Emotions, Protest, Democracy
Collective Identities in Contemporary Spain
With the rise of both populist parties and social movements in Europe, the role of emotions in politics has once again become key to political debates, and particularly in the Spanish case. Since 2011, the Spanish political landscape has been redrawn. What started as the Indignados movement has now transformed into the party Podemos, which claims to address important deficits in popular representation. By creating space for emotions, the movement and the party have made this a key feature of their political subjectivity. Emotions and affect, however, are often viewed as either purely instrumental to political goals or completely detached from ‘real’ politics. This book argues that the hierarchy between the rational and the emotional works to sediment exclusionary practices in politics, deeming some forms of political expressions more worthy than others.
Using radical theories of democracy, Emmy Eklundh masterfully tackles this problem and constructs an analytical framework based on the concept of visceral ties, which sees emotions and affect as constitutive of any collective identity. She later demonstrates empirically, using both ethnographic method and social media analysis, how the movement Indignados is different from the political party Podemos with regards to emotions and affect, but that both are suffering from a broader devaluation of emotional expressions in political life.
Bridging social and political theory, Emotions, Protest, Democracy: Collective Identities in Contemporary Spain provides one of the few in-depth accounts of the transition from the movement Indignados to party Podemos, and the role of emotions in contemporary Spanish and European politics.
Table of Contents
Introduction: A Narrative of Three Crises
Part 1: Emotions
1. Emotion and Reason in Collective Action
2. Rationality, Consensus and Dissensus
3. The Contribution of Radical Democracy
Part 2: Protest
4. Understanding Movement Unity
5. Collective Identities on Social Media
Part 3: Democracy
6. From Movement to Party
7. Digital Participation and Sffect
Conclusion: Addressing the Crisis of Subjectivity
Emmy Eklundh is a Lecturer in Spanish and International Politics at King’s College London. Her research is mainly centred on the post-crisis eruptions of protest in Southern Europe and challenges to the European democratic order. Current research projects include the rise (or return) of left- and right-wing populist movements and parties in Europe.
"This is a significant new monograph, arguably the first of its kind, focusing on issues that are not only extremely topical like populism, but are also researched from innovative perspectives combining the discursive and the affective in a truly original way. This is a work of high academic standard, advancing innovative perspectives, and it promises to shape decisively on-going debates. Not to be missed!" —Yannis Stavrakakis, Aristotle University of Thessaloniki, Greece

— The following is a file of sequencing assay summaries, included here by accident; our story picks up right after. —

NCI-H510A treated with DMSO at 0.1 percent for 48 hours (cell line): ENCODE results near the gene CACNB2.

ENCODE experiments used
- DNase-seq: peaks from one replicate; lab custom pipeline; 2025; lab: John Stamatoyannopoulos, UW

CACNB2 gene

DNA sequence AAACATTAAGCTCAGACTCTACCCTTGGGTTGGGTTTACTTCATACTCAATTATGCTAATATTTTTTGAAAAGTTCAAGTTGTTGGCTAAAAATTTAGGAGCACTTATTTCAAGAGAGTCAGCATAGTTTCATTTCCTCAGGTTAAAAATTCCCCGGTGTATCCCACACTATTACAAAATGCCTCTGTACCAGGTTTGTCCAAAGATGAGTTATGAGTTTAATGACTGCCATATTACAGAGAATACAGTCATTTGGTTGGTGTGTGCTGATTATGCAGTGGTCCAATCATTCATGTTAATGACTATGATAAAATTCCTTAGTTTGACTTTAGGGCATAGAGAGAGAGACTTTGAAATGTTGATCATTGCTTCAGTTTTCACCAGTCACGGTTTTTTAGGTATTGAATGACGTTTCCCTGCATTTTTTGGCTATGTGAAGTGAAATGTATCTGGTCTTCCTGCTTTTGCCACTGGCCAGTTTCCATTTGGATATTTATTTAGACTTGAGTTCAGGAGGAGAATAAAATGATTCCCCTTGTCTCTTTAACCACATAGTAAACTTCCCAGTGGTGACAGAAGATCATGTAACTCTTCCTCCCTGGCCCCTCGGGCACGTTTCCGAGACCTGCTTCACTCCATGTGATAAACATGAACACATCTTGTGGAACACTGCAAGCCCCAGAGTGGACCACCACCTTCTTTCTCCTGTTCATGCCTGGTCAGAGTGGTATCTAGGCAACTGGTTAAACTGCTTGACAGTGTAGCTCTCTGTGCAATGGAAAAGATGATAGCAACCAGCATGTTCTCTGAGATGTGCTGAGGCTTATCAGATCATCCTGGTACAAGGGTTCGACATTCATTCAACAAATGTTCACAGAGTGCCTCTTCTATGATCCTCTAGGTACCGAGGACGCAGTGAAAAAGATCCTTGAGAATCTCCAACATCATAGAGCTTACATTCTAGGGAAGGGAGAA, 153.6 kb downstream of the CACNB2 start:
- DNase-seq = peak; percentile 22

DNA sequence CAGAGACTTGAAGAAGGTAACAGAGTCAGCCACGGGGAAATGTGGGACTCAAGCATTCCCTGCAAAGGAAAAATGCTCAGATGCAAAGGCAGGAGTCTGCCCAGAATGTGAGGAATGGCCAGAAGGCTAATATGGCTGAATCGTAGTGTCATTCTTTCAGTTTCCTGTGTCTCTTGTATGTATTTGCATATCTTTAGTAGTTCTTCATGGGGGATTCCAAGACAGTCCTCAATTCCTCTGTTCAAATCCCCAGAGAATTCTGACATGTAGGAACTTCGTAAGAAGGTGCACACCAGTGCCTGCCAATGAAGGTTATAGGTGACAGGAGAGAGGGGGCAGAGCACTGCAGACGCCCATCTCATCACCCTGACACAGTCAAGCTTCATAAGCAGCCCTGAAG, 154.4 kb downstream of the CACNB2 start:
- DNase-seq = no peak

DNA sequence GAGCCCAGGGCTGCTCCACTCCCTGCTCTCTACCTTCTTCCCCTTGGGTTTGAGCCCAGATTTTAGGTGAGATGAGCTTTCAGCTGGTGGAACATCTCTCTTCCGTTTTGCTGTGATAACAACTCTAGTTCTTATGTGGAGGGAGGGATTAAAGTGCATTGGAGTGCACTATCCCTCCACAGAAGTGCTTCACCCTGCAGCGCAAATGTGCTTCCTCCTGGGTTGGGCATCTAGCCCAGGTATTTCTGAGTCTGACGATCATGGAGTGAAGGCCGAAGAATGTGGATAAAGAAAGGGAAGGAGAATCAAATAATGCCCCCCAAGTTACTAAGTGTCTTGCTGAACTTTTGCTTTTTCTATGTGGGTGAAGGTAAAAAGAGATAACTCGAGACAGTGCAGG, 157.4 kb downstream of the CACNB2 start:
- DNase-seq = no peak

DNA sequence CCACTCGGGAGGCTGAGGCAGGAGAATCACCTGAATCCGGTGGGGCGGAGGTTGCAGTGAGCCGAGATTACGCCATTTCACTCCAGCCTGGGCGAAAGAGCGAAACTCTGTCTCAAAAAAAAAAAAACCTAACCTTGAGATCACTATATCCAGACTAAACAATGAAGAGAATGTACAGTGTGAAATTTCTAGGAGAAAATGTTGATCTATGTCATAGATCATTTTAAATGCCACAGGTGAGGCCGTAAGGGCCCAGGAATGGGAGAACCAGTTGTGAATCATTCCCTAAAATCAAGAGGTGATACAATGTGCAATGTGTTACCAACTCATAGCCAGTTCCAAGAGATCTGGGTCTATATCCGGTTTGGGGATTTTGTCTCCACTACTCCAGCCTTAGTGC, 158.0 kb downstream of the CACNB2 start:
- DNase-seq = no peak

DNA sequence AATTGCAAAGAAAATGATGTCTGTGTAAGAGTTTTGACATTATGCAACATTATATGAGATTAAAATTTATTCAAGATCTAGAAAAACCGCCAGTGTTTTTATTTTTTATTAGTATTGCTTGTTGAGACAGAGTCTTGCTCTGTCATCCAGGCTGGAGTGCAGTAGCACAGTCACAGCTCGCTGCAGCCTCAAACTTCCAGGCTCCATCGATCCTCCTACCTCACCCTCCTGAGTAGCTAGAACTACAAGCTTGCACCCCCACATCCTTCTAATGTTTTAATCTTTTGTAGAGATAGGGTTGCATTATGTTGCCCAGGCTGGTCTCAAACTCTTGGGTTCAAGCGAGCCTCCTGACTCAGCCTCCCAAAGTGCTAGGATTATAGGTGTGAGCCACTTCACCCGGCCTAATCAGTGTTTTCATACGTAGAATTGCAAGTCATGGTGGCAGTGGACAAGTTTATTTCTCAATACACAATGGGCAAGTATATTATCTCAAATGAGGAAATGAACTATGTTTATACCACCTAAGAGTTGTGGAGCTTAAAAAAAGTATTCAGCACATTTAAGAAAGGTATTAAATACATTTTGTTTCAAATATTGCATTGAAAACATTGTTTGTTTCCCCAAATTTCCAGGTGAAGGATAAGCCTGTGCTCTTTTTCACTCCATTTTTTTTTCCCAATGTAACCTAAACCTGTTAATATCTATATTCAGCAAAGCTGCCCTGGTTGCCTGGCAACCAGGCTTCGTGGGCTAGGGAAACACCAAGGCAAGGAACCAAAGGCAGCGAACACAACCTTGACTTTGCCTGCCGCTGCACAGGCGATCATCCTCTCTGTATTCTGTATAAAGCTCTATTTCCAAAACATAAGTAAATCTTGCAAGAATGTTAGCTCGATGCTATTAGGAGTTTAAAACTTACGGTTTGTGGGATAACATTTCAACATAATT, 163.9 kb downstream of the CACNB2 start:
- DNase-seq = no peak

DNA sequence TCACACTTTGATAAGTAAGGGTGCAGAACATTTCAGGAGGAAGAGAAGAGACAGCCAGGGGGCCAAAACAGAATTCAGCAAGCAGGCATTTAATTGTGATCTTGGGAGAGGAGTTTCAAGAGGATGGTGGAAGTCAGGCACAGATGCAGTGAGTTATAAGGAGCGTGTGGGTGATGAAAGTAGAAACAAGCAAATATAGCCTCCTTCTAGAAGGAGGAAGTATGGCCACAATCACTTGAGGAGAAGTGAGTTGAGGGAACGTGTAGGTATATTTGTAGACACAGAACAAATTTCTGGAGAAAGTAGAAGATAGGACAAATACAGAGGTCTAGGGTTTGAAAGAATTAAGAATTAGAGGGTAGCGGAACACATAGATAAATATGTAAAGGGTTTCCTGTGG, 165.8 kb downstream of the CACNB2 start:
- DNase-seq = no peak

"This necessary book develops a creative and original framework to conceptualize affects and emotions as essential elements to understand politics and democracy. Emmy Eklundh convincingly overcomes dichotomies such as rational and emotional, vertical and horizontal, as well as language and practices. Based on the cases of the indignados movement and Podemos, the book proves, empirically and theoretically, that emotions, far from being a risk belonging to the irrational masses, are the core of politics and the articulation of political subjects. Although grounded in the Spanish context, this book is highly recommendable to all those interested in democracy theory, social movements, new political parties, collective identities, political communication and discourse theory." — Óscar García Agustín, Aalborg University, Denmark
"Emotions, Protest, Democracy: Collective Identities in Contemporary Spain is a significant and absolutely necessary contribution in the field of collective action, contemporary movements and democratic theory. Rather than searching for ‘rationalist’ explanations, focusing either on the economic factors and/or the malfunctions of a democratic framework underpinned by the idea of rational consensus, the book moves further, exploring the role of affect in the constitution of political subjectivity. Contra contemporary academic and journalistic accounts afraid of engaging seriously with the role of emotions/affect in political life, this holistic ethnographic work on the Spanish Indignados, examines the processes of creating unity through disunity, disagreement and affect. The final chapter is itself a significant contribution in political theory." —Marina Prentoulis, University of East Anglia
"[The book] operates in the tension between understanding and accepting emotional political subjects, the book offers many valuable ideas to those who wish to engage in the struggle for recognition on their behalf. At the same time, these ideas – especially the conception of visceral ties – significantly further our understanding of how the emotional political subjects are formed." —Andrei Bespalov, Contemporary Political Theory